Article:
The EV Charger has built in GFCI (ground fault circuit interruption) protection, so installing on a breaker that already has GFCI protection built in can cause false-tripping. The EV Charger will induce an intentional 20mA ground fault as part of its startup sequence as per UL certification requirements and is what causes false-tripping if the breaker is also checking for ground faults.
Two solutions would be available depending on your local regulations:
1.) If possible, we recommend using a hardwire install directly from the breaker into the EV Charger as outlined on step 8 of the installation guide. This works for most installations since it'd be a dedicated circuit line exclusively to the EV Charger (which has GFCI protections) and would be allowable for many local regulations to be installed on a non-GFCI breaker.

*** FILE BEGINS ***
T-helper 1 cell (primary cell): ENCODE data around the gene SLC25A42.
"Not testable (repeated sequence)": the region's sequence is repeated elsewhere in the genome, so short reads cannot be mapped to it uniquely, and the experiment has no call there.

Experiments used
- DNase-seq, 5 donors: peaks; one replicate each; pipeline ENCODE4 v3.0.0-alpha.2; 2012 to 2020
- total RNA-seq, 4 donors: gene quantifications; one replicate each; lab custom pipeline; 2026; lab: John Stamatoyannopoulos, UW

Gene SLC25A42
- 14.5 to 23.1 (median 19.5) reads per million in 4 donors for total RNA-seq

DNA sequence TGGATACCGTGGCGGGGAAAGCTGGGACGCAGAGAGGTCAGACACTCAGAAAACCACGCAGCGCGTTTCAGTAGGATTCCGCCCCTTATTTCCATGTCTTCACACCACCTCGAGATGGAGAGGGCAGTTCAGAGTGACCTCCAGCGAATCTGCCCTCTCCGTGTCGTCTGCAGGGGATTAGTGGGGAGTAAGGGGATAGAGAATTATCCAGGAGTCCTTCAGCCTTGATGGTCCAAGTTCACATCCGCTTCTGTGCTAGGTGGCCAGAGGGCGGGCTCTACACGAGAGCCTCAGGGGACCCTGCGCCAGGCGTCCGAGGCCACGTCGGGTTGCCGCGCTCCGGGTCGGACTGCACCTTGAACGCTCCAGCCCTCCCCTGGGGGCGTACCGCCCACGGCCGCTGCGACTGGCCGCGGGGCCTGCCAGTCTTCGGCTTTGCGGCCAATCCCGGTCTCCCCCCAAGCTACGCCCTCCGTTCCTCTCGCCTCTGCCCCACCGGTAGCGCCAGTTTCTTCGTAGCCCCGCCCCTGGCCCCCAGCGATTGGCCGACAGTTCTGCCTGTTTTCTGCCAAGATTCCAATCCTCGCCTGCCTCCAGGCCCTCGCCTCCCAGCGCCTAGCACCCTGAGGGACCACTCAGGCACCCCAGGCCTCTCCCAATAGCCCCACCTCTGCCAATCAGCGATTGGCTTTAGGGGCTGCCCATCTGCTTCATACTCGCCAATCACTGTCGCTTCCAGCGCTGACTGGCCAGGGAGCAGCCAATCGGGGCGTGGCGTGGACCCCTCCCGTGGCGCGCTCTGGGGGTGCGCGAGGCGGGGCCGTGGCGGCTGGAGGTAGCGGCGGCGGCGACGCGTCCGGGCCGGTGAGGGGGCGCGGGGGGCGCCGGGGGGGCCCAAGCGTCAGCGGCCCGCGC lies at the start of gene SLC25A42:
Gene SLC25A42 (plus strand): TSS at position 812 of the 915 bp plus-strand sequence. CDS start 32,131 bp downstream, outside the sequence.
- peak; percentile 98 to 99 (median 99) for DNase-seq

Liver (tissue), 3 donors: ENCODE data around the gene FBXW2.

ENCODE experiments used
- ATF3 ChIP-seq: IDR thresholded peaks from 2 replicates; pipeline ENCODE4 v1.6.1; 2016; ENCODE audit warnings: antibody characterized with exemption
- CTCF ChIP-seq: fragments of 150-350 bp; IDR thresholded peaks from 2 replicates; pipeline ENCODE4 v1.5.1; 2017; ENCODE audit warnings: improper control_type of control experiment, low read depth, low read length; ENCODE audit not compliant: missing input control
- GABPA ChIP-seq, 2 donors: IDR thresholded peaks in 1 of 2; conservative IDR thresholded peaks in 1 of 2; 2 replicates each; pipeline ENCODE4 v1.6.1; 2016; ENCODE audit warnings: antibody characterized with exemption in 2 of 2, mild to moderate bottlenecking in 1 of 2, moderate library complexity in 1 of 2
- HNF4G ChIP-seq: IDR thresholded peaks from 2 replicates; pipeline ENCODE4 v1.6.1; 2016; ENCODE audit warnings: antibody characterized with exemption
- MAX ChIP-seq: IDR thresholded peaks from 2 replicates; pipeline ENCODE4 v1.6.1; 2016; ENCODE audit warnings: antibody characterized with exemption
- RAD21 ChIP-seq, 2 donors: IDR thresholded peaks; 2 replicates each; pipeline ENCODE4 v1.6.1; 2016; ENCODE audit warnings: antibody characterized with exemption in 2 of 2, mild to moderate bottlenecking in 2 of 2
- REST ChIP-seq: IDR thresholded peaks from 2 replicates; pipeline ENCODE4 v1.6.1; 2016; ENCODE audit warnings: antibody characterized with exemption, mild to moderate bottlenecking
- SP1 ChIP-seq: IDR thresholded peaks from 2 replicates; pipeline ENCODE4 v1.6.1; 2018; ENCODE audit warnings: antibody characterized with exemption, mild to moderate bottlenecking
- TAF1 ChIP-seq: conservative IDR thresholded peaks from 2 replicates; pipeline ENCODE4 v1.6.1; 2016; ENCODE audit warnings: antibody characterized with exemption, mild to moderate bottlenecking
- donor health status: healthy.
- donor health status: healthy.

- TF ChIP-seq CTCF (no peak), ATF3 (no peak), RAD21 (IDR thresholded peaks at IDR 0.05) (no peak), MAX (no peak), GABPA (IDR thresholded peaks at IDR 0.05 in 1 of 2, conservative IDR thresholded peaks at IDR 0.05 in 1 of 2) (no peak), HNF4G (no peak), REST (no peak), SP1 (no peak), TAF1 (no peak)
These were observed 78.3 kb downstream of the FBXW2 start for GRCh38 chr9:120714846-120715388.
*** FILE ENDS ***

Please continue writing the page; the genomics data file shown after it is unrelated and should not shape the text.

2.) If GFCI breaker is required regardless of hardwired or NEMA plug install - then you'll want to make sure you install on a breaker with a GFCI tolerance of > 20mA, examples being 30mA or 40mA sensitivity/tolerance. As long as the breaker GFCI tolerance is > 20mA then that should allow the breaker to continue to operate whenever the EV Charger has to go through its startup sequence.
Details about the safety protections included with the EV Charger can be found on the "EV Charger Spec Sheet" PDF download available here.
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This knowledge base is pretty new for the Emporia team. Our goal is to provide all of the information we can to help you manage your energy in better ways. If this article wasn't helpful, or we could be more clarifying on any points please reach out to the Customer Support team and we'll certainly work to improve these guides.
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